3. What was the promise that goes with the name "Moriah"? God will provide the sacrifice. (Which was a giveaway, it was still on the board, but I wanted them to see the connection.)
  4. When it says "God will provide the sacrifice," what is the ultimate promise about? Jesus

Wednesday, October 18, 2006

Prelude: Children of the Age of Apathy

I won't make you readers suffer my poetry -- or experiments with verse, really -- very often. But I've been trying to get the feel for certain meters, and have also been thinking about reaching out to some of the frighteningly apathetic people I have known. And if this doesn't rhyme it's probably a mercy, really. I've read too many poems that the best you can say for them is that they rhyme a lot. This doesn't have even that to offer ... ;)

Have you looked on beauty once too many times
To be gladdened by a flower or the sky?
Have you reached for hope to watch it slip away
Too often to stretch out your hand again?
Have you blown out all your wishes every year?
Considered death to be a well-earned rest?

Has a hardened heart become a commonplace?
And smiling hope now seems the lot of fools?
Has your frustrated and despairing cry
Gone unanswered til you give it no more voice?
Would honest tears now seem a sign of life
To know your soul is not beyond repair?

I know, I know, some of those lines could be reworded easily enough if I wanted rhymes. But rhymes seem jarringly wrong for reaching out to people who smirk at the whole "smiling hope" scene.

Sunday, October 15, 2006

Teenage Sunday School Finishes Genesis 3

Last week, due to a teen retreat, we had a different lesson for those who came. This week we were back to Genesis 3.

  1. Before the fall, what were relations like between God and man? Good.
  2. What were relations like between male and female? Good.
  3. What was the main temptation that led to the fall? Being like God.
  4. Is God perfect? Yes
  5. If we want to be like God, how do we want to see ourselves? Argument followed. Do we see ourselves as perfect or not perfect? Does it offend us if we're not perfect? Everyone agreed we want to be seen as good and praiseworthy.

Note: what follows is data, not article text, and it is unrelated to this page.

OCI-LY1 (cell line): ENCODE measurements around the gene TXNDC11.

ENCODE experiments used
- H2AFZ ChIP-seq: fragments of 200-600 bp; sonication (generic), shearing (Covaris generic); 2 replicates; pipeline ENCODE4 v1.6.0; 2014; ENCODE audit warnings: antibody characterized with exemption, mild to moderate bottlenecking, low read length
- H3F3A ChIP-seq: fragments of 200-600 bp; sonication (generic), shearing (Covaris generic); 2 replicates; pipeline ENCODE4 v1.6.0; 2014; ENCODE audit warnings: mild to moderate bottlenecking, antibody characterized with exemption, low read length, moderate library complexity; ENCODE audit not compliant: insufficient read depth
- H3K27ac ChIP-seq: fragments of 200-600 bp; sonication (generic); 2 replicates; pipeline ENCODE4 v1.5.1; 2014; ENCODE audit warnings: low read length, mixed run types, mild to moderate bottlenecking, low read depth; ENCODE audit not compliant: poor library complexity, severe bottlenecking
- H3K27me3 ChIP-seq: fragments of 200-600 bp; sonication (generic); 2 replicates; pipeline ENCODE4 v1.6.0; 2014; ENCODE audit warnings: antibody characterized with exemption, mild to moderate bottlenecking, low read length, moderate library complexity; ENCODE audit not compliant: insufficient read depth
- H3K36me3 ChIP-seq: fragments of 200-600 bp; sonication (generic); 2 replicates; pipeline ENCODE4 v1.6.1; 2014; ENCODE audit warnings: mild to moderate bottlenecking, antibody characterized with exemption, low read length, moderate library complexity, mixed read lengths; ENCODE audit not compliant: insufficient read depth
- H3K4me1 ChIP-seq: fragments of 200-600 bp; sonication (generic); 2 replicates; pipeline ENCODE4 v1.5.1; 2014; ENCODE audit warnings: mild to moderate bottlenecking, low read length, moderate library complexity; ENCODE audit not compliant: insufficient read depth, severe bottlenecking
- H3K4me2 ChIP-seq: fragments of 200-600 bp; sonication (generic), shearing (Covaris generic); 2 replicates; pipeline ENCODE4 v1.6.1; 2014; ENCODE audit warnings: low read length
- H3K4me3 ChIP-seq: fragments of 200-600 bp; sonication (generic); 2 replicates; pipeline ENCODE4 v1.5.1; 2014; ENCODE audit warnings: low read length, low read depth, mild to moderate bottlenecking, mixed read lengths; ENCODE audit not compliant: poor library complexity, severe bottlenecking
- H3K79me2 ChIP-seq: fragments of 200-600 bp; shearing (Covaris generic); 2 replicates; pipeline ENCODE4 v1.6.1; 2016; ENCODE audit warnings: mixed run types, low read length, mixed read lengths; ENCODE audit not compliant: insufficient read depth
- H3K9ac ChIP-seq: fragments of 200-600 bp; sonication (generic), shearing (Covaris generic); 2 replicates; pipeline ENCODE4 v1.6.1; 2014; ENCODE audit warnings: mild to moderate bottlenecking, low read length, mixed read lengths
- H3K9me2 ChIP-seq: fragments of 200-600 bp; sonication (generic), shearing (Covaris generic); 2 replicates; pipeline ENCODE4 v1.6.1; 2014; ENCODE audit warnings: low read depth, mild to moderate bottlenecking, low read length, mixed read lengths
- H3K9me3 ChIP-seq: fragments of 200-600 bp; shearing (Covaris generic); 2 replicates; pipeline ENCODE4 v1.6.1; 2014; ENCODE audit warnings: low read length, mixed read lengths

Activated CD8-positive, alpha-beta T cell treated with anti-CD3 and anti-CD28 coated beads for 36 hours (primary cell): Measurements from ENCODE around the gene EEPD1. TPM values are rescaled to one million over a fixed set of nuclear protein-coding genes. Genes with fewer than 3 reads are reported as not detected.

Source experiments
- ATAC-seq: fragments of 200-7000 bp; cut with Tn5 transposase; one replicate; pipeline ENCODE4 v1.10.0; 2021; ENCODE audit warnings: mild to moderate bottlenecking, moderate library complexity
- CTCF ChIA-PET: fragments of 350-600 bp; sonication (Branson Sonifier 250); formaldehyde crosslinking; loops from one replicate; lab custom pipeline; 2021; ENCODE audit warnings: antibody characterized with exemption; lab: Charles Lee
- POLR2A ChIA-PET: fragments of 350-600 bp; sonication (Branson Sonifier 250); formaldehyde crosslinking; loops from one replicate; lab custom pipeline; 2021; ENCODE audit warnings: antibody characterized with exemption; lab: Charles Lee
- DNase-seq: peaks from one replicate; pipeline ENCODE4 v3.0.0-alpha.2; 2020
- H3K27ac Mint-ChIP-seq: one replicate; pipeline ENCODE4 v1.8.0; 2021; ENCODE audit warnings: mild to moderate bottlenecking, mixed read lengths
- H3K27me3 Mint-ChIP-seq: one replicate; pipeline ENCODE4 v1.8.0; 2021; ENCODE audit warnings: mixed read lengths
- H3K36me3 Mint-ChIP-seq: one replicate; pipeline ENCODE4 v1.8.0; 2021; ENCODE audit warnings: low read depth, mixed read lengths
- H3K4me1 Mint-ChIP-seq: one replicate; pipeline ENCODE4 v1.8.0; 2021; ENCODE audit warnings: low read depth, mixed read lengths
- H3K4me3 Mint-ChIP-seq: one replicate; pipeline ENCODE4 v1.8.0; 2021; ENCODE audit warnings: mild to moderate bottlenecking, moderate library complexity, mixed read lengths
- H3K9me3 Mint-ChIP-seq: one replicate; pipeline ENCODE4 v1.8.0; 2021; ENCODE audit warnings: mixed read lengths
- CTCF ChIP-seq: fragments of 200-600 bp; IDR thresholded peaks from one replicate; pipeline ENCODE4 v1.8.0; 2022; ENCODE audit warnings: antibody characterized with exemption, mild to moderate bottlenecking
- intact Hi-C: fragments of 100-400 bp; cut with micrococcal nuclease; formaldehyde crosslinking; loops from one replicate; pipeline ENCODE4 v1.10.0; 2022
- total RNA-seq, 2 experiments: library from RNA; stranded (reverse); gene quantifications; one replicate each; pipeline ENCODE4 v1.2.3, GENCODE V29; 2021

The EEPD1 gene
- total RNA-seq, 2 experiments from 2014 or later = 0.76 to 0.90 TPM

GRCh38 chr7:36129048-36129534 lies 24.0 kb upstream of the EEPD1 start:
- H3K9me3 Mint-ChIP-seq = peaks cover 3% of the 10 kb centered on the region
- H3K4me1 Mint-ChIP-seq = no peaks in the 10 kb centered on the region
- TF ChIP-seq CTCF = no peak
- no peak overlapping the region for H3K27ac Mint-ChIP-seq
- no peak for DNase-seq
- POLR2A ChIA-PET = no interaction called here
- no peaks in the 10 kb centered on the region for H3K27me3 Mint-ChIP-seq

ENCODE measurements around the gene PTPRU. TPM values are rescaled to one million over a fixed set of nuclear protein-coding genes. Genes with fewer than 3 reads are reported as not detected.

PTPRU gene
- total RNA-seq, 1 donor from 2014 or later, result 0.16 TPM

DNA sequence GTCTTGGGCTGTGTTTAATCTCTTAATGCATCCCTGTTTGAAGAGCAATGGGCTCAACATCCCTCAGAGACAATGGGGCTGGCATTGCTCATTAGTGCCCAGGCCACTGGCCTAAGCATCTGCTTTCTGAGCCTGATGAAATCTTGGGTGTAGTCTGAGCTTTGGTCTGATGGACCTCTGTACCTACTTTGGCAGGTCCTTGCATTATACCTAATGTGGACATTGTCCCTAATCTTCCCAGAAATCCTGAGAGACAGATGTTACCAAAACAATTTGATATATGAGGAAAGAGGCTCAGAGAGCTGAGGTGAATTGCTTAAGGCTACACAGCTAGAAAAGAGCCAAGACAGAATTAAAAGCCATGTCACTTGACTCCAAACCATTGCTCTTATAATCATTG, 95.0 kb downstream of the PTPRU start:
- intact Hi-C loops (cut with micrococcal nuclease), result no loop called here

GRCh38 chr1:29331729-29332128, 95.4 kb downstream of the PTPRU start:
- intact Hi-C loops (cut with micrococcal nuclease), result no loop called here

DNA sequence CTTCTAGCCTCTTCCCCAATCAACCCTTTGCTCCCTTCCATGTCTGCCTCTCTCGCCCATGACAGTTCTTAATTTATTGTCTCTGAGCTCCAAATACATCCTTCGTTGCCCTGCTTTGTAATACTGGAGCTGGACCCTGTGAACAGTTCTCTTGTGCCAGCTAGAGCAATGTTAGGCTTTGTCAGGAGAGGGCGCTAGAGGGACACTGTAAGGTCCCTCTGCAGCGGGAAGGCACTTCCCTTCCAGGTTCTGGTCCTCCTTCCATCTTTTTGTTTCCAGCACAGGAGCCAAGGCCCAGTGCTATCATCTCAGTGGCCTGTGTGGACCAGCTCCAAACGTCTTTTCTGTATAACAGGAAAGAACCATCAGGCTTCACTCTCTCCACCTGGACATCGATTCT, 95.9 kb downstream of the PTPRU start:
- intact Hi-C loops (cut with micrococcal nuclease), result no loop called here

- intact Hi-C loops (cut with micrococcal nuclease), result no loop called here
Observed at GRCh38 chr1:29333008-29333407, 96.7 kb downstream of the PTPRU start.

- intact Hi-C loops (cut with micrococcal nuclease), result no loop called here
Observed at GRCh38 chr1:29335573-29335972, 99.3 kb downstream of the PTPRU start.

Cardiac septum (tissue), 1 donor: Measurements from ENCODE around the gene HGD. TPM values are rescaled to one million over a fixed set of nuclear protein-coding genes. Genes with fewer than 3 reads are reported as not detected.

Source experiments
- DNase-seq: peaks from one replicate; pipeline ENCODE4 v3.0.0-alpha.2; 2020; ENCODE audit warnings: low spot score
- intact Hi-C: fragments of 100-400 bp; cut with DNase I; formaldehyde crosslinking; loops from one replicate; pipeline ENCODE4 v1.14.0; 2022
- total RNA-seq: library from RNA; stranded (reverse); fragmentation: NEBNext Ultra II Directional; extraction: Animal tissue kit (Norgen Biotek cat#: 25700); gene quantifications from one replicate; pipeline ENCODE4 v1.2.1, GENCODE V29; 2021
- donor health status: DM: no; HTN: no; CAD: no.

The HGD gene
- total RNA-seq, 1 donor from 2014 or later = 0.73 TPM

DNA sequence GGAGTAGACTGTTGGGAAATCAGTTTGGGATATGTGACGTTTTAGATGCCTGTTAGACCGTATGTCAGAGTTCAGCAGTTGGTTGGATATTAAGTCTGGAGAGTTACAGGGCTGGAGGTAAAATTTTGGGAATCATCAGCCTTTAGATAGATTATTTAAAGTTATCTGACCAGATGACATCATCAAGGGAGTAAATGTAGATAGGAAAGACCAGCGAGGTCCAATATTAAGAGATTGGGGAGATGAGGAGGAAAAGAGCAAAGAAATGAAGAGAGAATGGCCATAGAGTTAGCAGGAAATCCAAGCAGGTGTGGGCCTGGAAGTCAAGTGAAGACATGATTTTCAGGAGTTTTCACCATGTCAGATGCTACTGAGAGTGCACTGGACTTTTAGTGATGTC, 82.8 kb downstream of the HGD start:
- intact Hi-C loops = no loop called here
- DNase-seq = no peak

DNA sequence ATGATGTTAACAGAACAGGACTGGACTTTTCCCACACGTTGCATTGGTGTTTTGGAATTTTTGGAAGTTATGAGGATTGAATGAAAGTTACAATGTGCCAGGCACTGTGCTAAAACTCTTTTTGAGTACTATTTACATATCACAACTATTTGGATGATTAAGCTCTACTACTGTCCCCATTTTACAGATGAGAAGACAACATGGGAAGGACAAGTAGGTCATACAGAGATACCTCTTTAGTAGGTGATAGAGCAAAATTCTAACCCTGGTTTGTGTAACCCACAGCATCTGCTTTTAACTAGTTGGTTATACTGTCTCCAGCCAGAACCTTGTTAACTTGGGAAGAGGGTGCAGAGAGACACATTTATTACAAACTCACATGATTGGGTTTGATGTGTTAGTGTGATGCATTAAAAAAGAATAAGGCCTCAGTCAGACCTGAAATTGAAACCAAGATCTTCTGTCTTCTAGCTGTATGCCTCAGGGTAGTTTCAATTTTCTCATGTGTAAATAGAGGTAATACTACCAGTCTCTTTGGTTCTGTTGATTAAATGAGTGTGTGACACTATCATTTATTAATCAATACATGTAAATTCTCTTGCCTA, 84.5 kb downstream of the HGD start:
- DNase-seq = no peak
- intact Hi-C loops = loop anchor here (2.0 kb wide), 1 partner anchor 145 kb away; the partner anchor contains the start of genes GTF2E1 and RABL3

New Material

Read Genesis 3:8-10
  1. After the people had done something wrong, what was their first reaction to God? Hide.
  2. After we've done something wrong, how typical is that, to either hide from what we did, or hide what we did, or hide from the person who might not like what we did? (Stayed with it til some examples had been volunteered of times we've tried to hide what we've done in our own lives.)

Read Genesis 3:11-13
  1. When God confronted them with their problems, what was their reaction? Excuses. Debate over whether the excuses amounted to lies, but everyone's agreed they were excuses.
  2. How typical are excuses when we've done something wrong? (Kicked off with an example from my own life and stayed with it until some examples had been volunteered from the class.)
  3. Get them to think about this: how much are the excuses because we don't want someone else to blame us, and how much are the excuses because we can't handle the fact that we did something wrong? Does the fact that we want to be as praiseworthy as God have any effect on whether we can handle the fact that we did something wrong? If we admit we did something wrong, what does that do to our idea that we're as praiseworthy as we like to think? Class looks like it doesn't want to be hearing this. Which, considering the topic, is ok. Made sure they got the point but then stopped before it was overdone.
  4. What are things now like between God and man? Not so good.
  5. What about between male and female? (Boys in the class spend a lot of time blaming girls. No girls in attendance this week. [Teachers obviously don't count, being semi-alien creatures anyway.] The boys knew they were being goofballs and I knew what the next section had to say about the blame game, so I just saved the response for next section ... )

Read Genesis 3:14-24
  1. So when they were caught doing wrong, their first reaction was excuses and blaming each other. Was God buying it? No.

And out of time. Will have to work in the promise of redemption as a review point in the future lessons on redemption.